healing through intentional inquiry
If you are looking for guidance on how to communicate, relate, and transform yourself with greater ease, awareness and understanding, please take a look at my recommendations below. I have found the following volumes to be very valuable in my own life and in my practice, as I aim to provide a holistic and integrated approach towards healing.
What is Violent Communication? If “violent” means acting in ways that result in hurt or harm, then muchof how we communicate—judging others, bullying, having racial bias, blaming, finger pointing, discriminating, speaking without listening, criticizing others or ourselves, name-calling, reacting when angry, using political rhetoric, being defensive or judging who’s “good/bad” or what’s “right/wrong” with people—could indeed be called “violent communication.”
What is Nonviolent Communication? Nonviolent Communication is the integration of four things:
• Consciousness:a set of principles that support living a life of compassion, collaboration, courage, and authenticity
• Language:understanding how words contribute to connection or distance
• Communication:knowing how to ask for what we want, how to hear others even in disagreement, and how to move toward solutions that work for all
• Means of influence:sharing “power with others” rather than using “power over others”
Nonviolent Communication serves our desire to do three things:
• Increase our ability to live with choice, meaning, and connection
• Connect empathically with self and others to have more satisfying relationships
• Sharing of resources so everyone is able to benefit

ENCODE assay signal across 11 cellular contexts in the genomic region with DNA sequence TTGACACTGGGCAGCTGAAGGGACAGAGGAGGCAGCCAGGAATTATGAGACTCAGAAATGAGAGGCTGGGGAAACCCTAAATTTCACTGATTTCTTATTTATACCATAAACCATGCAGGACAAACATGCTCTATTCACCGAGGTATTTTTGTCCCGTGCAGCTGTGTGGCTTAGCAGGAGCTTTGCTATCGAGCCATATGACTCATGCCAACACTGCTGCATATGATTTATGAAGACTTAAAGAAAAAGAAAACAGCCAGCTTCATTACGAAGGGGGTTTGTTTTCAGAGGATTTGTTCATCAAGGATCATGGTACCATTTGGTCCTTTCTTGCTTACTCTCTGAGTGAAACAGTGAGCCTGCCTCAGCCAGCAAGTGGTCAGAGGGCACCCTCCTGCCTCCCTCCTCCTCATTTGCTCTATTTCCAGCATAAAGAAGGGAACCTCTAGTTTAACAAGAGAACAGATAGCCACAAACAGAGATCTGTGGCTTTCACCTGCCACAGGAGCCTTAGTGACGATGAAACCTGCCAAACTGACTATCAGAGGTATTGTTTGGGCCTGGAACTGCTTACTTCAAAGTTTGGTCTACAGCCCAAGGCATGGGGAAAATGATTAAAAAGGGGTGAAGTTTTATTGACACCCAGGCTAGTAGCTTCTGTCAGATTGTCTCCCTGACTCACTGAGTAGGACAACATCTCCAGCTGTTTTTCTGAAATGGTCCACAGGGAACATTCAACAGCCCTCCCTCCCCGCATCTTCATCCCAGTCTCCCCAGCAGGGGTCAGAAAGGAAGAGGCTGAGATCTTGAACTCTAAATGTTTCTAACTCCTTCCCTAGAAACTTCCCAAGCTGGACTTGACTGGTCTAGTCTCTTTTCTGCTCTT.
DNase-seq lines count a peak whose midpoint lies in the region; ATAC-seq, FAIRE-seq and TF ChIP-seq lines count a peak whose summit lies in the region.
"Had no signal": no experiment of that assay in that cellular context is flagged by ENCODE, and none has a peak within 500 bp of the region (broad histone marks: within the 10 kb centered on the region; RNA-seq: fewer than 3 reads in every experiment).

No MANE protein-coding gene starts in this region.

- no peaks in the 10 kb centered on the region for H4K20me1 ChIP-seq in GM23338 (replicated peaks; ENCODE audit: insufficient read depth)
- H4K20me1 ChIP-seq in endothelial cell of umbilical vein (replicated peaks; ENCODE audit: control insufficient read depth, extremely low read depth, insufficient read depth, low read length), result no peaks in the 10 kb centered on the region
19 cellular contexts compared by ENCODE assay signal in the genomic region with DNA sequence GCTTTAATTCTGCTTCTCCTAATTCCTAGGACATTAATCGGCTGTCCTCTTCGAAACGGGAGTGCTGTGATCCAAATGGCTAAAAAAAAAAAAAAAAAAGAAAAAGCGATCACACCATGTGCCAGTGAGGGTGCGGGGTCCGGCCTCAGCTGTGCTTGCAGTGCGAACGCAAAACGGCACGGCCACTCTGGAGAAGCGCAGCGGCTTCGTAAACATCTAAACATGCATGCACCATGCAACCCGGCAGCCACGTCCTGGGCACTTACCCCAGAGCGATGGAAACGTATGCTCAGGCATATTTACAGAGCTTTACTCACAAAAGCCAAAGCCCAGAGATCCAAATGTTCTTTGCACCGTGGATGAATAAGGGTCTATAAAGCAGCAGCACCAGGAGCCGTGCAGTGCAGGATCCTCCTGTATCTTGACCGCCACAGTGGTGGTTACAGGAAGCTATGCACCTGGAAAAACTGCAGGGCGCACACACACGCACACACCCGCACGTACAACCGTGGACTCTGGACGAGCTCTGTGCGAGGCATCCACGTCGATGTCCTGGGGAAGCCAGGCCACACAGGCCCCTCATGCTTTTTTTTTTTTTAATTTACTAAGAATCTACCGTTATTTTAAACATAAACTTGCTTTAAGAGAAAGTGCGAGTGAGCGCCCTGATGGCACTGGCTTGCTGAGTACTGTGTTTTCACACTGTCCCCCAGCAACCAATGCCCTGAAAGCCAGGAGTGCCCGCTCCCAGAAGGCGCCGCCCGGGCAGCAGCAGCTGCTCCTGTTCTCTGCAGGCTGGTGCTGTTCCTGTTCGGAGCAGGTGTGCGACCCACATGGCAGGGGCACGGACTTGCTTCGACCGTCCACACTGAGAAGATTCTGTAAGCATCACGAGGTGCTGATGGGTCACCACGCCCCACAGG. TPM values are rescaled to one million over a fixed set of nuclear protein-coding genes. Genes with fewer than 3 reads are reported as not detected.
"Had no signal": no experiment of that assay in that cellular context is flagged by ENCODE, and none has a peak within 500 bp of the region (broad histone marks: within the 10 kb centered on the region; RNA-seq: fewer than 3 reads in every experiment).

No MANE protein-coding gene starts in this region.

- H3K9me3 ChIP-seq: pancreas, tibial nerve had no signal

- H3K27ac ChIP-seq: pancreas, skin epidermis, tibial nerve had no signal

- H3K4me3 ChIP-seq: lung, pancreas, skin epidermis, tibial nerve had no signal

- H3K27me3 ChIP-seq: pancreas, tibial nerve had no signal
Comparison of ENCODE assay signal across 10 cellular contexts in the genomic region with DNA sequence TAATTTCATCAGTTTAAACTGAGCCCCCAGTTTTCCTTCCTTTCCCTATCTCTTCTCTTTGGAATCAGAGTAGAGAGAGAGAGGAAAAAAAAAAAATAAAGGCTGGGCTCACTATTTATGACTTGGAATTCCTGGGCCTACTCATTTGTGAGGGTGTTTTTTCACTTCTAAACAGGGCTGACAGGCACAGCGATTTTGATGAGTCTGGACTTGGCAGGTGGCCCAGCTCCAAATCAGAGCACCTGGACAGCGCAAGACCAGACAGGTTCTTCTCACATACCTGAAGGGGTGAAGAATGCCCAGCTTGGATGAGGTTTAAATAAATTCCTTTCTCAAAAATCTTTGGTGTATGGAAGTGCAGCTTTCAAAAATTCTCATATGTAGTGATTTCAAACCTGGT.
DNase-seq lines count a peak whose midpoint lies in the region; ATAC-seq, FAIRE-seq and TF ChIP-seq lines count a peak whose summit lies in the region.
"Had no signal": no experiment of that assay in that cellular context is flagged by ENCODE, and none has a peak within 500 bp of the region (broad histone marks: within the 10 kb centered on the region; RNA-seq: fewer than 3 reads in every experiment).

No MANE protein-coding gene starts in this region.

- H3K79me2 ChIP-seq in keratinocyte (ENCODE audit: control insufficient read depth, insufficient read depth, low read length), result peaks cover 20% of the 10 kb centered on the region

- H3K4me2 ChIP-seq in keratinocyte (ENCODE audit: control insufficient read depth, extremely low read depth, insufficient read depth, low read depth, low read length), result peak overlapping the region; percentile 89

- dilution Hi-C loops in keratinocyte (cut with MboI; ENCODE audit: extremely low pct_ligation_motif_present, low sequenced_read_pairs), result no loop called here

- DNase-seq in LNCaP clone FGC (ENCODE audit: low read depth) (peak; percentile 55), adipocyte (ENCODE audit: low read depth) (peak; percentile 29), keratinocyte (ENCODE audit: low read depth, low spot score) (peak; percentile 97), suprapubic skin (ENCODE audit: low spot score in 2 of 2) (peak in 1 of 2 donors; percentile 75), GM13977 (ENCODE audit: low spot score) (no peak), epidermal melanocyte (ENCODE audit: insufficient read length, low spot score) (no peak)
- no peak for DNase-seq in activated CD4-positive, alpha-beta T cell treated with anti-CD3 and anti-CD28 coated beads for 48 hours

wired for love: How Understanding Your Partner's Brain and Attachment Style Can Help You Defuse Conflict and Build a Secure Relationship
STAN TATKIN, PSYD, MFT
"What the heck is my partner thinking?" is a common refrain in romantic relationships, and with good reason. Every person is wired for love differently, with different habits, needs, and reactions to conflict. The good news is that most people's minds work in predictable ways and respond well to security, attachment, and rituals, making it possible to actually neurologically prime the brain for greater love and fewer conflicts.
Wired for Love is a complete insider’s guide to understanding your partner s brain and enjoying a romantic relationship built on love and trust. Synthesizing research findings on how and why love lasts drawn from neuroscience, attachment theory, and emotion regulation, this book presents ten guiding principles that can improve any relationship.
Change Your Story, Change Your Life: Using Shamanic and Jungian Tools to Achieve Personal Transformation
CARL GrEER, PHD, PSYD
What if you could be the storyteller of your life? You don’t have to be just an actor playing a role written by someone else. Change Your Story, Change Your Life combines the techniques and ideas of Jungian psychology and shamanism in a unique way to create a program for reclaiming power over your life and achieving personal transformation. The exercises inspire readers to work with insights and energies derived during the use of modalities that tap into the unconscious so that they may consciously choose the changes they would like to make in their lives and begin implementing them.
Dr. Bessel van der Kolk, one of the world’s foremost experts on trauma, has spent over three decades working with survivors of trauma. In The Body Keeps the Score, he uses recent scientific advances to show how trauma literally reshapes both body and brain, compromising sufferers’ capacities for pleasure, engagement, self-control, and trust. He explores innovative treatments in somatic therapies —from neurofeedback and meditation to sports, drama, and yoga—that offer new paths to recovery by activating the brain’s natural neuroplasticity. Based on Dr. van der Kolk’s own research and that of other leading specialists, The Body Keeps the Score exposes the tremendous power of our relationships both to hurt and to heal—and offers new hope for reclaiming lives.